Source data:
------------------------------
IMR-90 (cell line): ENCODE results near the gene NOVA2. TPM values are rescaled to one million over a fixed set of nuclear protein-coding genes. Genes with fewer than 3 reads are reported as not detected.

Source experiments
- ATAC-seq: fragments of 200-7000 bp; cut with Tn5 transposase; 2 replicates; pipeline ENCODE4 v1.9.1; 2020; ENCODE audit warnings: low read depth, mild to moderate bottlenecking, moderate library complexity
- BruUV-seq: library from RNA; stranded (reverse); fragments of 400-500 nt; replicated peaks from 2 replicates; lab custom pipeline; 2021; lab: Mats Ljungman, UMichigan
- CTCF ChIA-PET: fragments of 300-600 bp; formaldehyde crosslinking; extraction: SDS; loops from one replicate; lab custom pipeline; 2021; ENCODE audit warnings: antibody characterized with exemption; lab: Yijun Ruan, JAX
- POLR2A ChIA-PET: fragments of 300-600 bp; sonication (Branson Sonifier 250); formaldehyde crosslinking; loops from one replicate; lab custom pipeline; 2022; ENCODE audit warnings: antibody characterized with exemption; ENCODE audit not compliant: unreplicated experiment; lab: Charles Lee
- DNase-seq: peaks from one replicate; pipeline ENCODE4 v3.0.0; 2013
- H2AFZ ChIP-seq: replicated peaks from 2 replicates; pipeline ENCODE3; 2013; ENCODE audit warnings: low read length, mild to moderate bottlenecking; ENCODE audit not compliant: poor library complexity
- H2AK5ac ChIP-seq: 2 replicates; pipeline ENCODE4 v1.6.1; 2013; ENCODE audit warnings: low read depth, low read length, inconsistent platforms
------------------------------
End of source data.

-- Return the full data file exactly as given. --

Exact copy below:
IMR-90 (cell line): ENCODE results near the gene NOVA2. TPM values are rescaled to one million over a fixed set of nuclear protein-coding genes. Genes with fewer than 3 reads are reported as not detected.

Source experiments
- ATAC-seq: fragments of 200-7000 bp; cut with Tn5 transposase; 2 replicates; pipeline ENCODE4 v1.9.1; 2020; ENCODE audit warnings: low read depth, mild to moderate bottlenecking, moderate library complexity
- BruUV-seq: library from RNA; stranded (reverse); fragments of 400-500 nt; replicated peaks from 2 replicates; lab custom pipeline; 2021; lab: Mats Ljungman, UMichigan
- CTCF ChIA-PET: fragments of 300-600 bp; formaldehyde crosslinking; extraction: SDS; loops from one replicate; lab custom pipeline; 2021; ENCODE audit warnings: antibody characterized with exemption; lab: Yijun Ruan, JAX
- POLR2A ChIA-PET: fragments of 300-600 bp; sonication (Branson Sonifier 250); formaldehyde crosslinking; loops from one replicate; lab custom pipeline; 2022; ENCODE audit warnings: antibody characterized with exemption; ENCODE audit not compliant: unreplicated experiment; lab: Charles Lee
- DNase-seq: peaks from one replicate; pipeline ENCODE4 v3.0.0; 2013
- H2AFZ ChIP-seq: replicated peaks from 2 replicates; pipeline ENCODE3; 2013; ENCODE audit warnings: low read length, mild to moderate bottlenecking; ENCODE audit not compliant: poor library complexity
- H2AK5ac ChIP-seq: 2 replicates; pipeline ENCODE4 v1.6.1; 2013; ENCODE audit warnings: low read depth, low read length, inconsistent platforms